An Introduction To Genex Power (ASX: GNX)

Genex (ASX: GNX) is notable because it is one of the few revenue-generating renewable energy companies on the ASX. The main focus of Genex is its Kidston Clean Energy hub, which is intended to include solar, pumped hydro storage, and wind generation. The company recently signed power purchase agreements with Stanwell Corporation and Energy Australia for its Kidston Stage 3 wind power project, signalling the ongoing development of the precinct. Meantime, the company also announced the commencement of commercial operations of its Bouldercombe battery project (build with Tesla’s megapacks).

As you can imagine, I’m a strong supporter of the project, given I think it is good for both the environment, and (ultimately) our energy prices in Australia. However, that doesn’t mean the stock is attractive. The image below from the company’s recent AGM presentation gives you a good over view of Genex’s project portfolio.

The flagship pumped storage project is “on track for energisation in H2 FY 2024” and will be an important new source of revenue for Genex. Obviously, the advantage of pumped storage is that the energy can be sold when prices are highest.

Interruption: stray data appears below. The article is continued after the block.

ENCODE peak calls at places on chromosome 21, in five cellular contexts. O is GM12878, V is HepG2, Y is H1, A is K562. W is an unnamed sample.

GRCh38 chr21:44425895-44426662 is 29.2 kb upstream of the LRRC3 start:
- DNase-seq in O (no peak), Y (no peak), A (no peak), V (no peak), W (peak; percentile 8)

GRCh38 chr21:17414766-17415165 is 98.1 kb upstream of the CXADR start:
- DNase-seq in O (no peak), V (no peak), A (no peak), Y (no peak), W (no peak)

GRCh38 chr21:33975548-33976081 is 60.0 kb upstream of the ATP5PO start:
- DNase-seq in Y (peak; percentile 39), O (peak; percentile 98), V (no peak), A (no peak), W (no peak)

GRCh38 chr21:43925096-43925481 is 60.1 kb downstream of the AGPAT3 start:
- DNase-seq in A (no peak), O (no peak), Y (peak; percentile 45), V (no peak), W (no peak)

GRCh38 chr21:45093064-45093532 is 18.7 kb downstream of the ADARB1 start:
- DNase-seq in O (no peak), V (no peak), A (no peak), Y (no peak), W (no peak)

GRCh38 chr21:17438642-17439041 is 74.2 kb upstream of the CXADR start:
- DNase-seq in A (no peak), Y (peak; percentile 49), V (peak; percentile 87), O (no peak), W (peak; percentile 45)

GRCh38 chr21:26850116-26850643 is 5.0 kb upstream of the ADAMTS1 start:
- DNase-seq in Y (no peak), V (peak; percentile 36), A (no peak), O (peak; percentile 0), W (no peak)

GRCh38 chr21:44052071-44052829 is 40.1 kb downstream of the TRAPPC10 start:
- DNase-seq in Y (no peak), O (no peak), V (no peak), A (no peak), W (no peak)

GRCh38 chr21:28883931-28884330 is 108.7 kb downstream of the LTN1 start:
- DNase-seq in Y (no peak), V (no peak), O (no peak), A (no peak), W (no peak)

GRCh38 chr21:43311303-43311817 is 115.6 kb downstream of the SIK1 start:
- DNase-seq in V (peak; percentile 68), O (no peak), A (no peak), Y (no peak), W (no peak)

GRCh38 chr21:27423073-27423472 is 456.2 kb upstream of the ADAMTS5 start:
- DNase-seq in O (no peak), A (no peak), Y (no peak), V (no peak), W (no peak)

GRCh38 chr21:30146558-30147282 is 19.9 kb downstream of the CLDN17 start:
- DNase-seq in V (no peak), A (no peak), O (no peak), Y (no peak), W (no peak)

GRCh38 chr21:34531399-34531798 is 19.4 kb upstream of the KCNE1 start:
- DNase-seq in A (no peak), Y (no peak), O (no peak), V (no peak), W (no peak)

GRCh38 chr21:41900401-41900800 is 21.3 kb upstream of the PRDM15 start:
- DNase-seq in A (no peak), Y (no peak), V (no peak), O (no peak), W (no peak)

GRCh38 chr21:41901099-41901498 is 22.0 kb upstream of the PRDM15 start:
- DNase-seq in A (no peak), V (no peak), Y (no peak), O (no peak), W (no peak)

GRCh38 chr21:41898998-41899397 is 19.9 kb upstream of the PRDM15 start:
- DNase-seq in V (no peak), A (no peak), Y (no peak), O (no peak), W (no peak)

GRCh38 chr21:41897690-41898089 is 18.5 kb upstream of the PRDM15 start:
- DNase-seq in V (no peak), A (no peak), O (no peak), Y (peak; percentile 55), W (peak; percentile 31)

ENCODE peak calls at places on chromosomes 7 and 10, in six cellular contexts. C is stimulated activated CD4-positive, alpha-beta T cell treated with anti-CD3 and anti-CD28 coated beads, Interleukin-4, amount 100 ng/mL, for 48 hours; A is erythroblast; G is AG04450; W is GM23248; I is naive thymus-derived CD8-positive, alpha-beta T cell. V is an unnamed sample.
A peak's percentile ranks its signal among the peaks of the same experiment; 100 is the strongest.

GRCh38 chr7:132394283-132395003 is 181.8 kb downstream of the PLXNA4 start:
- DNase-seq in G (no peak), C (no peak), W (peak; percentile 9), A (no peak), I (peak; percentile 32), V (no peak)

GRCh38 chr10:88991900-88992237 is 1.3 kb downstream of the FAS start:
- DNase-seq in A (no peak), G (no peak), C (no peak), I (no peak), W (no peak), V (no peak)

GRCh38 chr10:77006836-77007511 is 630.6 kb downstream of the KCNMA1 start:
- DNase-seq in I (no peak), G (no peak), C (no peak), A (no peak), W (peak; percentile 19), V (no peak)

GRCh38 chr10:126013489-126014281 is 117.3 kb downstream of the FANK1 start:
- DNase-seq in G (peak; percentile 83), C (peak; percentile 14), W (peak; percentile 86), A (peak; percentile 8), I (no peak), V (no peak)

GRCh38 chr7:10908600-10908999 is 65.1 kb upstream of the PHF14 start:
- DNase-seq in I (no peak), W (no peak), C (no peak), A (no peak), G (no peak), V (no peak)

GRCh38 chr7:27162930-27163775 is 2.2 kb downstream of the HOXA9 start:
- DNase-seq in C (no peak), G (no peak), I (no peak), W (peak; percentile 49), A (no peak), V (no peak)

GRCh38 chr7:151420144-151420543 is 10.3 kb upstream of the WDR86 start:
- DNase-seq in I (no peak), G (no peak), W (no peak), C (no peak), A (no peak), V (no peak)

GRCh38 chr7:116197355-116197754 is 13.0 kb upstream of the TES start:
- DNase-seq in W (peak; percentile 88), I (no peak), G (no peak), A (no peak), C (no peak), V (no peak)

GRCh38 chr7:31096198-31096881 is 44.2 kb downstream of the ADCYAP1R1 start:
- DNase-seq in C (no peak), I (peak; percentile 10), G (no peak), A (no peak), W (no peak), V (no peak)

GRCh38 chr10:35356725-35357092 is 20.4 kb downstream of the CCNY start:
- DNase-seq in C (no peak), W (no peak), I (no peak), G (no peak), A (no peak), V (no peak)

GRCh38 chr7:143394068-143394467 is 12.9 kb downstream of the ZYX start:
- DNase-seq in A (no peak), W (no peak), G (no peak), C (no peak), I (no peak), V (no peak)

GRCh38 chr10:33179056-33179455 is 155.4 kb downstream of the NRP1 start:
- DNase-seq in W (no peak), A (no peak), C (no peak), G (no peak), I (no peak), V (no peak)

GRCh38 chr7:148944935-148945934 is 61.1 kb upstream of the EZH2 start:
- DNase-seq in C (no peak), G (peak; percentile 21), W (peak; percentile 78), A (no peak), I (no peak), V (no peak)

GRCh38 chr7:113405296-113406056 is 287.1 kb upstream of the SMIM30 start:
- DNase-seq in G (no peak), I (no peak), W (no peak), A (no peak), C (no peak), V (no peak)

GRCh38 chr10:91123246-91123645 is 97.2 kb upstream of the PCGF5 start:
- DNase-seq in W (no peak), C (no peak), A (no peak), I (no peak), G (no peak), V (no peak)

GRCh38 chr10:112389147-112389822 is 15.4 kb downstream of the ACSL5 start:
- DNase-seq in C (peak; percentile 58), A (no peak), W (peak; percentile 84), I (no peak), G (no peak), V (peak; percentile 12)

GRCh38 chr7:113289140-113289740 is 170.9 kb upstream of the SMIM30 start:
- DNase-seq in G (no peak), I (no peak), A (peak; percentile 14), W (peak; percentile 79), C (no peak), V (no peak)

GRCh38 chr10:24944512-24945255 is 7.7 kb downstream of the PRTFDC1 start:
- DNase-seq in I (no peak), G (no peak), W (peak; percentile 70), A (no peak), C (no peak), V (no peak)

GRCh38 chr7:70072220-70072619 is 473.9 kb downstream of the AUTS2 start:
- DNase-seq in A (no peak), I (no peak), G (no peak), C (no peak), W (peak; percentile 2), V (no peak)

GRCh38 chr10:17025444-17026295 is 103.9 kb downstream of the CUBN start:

It has numerous projects in the pipeline such as the Bulli Creek Solar and Battery Project, and Kidston Stage 3 Wind Farm.

Its largest shareholder is Skip Capital, which is an investment firm co-founded by Atlassian co-founder, Scott Farquhar, and its second largest shareholder is J-Power, a Japanese electricity utility. Of course, I don’t know what they think its worth, or why those shareholders are invested, but suffice it to say it is possible there are strategic or non-financial incentives in both cases.

That said, Skip Capital previously had its eye on taking the company private and explored a takeover at 25c with Stonepeak Partners in 2022. After around 4 months, the consortium walked away from Genex, and the share price has languished below that level ever since.